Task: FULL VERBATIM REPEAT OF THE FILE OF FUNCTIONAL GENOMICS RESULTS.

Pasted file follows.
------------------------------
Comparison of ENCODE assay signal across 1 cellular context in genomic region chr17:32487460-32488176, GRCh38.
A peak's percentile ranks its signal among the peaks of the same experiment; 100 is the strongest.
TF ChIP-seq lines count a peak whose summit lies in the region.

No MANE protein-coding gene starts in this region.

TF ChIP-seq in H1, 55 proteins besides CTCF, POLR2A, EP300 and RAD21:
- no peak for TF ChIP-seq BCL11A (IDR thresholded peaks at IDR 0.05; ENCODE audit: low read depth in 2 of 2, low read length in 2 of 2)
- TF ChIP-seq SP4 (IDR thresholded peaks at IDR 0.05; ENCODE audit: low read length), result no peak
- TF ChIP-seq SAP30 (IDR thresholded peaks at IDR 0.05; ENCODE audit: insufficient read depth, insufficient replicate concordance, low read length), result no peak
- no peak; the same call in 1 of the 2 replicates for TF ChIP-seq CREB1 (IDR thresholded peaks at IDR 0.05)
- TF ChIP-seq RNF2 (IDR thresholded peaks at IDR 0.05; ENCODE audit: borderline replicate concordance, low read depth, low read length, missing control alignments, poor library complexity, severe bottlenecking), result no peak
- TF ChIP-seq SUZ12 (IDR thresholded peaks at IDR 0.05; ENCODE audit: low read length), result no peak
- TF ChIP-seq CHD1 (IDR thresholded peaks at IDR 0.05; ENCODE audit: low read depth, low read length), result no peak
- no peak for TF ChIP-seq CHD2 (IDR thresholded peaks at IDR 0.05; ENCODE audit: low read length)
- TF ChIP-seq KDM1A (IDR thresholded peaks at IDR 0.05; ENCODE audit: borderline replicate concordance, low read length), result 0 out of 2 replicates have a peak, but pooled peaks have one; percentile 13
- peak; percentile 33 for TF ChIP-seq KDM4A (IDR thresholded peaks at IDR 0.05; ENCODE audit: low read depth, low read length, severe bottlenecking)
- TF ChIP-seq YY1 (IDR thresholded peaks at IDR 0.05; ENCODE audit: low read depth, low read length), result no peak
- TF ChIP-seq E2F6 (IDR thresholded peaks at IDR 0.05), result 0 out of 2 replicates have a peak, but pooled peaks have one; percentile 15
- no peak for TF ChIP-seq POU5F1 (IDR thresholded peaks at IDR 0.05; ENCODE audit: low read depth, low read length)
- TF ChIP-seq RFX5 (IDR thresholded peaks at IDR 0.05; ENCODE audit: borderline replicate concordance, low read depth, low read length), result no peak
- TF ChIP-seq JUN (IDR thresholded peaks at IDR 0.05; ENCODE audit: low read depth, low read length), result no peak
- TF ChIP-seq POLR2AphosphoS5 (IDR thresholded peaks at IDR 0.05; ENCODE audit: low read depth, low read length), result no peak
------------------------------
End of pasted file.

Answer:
Comparison of ENCODE assay signal across 1 cellular context in genomic region chr17:32487460-32488176, GRCh38.
A peak's percentile ranks its signal among the peaks of the same experiment; 100 is the strongest.
TF ChIP-seq lines count a peak whose summit lies in the region.

No MANE protein-coding gene starts in this region.

TF ChIP-seq in H1, 55 proteins besides CTCF, POLR2A, EP300 and RAD21:
- no peak for TF ChIP-seq BCL11A (IDR thresholded peaks at IDR 0.05; ENCODE audit: low read depth in 2 of 2, low read length in 2 of 2)
- TF ChIP-seq SP4 (IDR thresholded peaks at IDR 0.05; ENCODE audit: low read length), result no peak
- TF ChIP-seq SAP30 (IDR thresholded peaks at IDR 0.05; ENCODE audit: insufficient read depth, insufficient replicate concordance, low read length), result no peak
- no peak; the same call in 1 of the 2 replicates for TF ChIP-seq CREB1 (IDR thresholded peaks at IDR 0.05)
- TF ChIP-seq RNF2 (IDR thresholded peaks at IDR 0.05; ENCODE audit: borderline replicate concordance, low read depth, low read length, missing control alignments, poor library complexity, severe bottlenecking), result no peak
- TF ChIP-seq SUZ12 (IDR thresholded peaks at IDR 0.05; ENCODE audit: low read length), result no peak
- TF ChIP-seq CHD1 (IDR thresholded peaks at IDR 0.05; ENCODE audit: low read depth, low read length), result no peak
- no peak for TF ChIP-seq CHD2 (IDR thresholded peaks at IDR 0.05; ENCODE audit: low read length)
- TF ChIP-seq KDM1A (IDR thresholded peaks at IDR 0.05; ENCODE audit: borderline replicate concordance, low read length), result 0 out of 2 replicates have a peak, but pooled peaks have one; percentile 13
- peak; percentile 33 for TF ChIP-seq KDM4A (IDR thresholded peaks at IDR 0.05; ENCODE audit: low read depth, low read length, severe bottlenecking)
- TF ChIP-seq YY1 (IDR thresholded peaks at IDR 0.05; ENCODE audit: low read depth, low read length), result no peak
- TF ChIP-seq E2F6 (IDR thresholded peaks at IDR 0.05), result 0 out of 2 replicates have a peak, but pooled peaks have one; percentile 15
- no peak for TF ChIP-seq POU5F1 (IDR thresholded peaks at IDR 0.05; ENCODE audit: low read depth, low read length)
- TF ChIP-seq RFX5 (IDR thresholded peaks at IDR 0.05; ENCODE audit: borderline replicate concordance, low read depth, low read length), result no peak
- TF ChIP-seq JUN (IDR thresholded peaks at IDR 0.05; ENCODE audit: low read depth, low read length), result no peak
- TF ChIP-seq POLR2AphosphoS5 (IDR thresholded peaks at IDR 0.05; ENCODE audit: low read depth, low read length), result no peak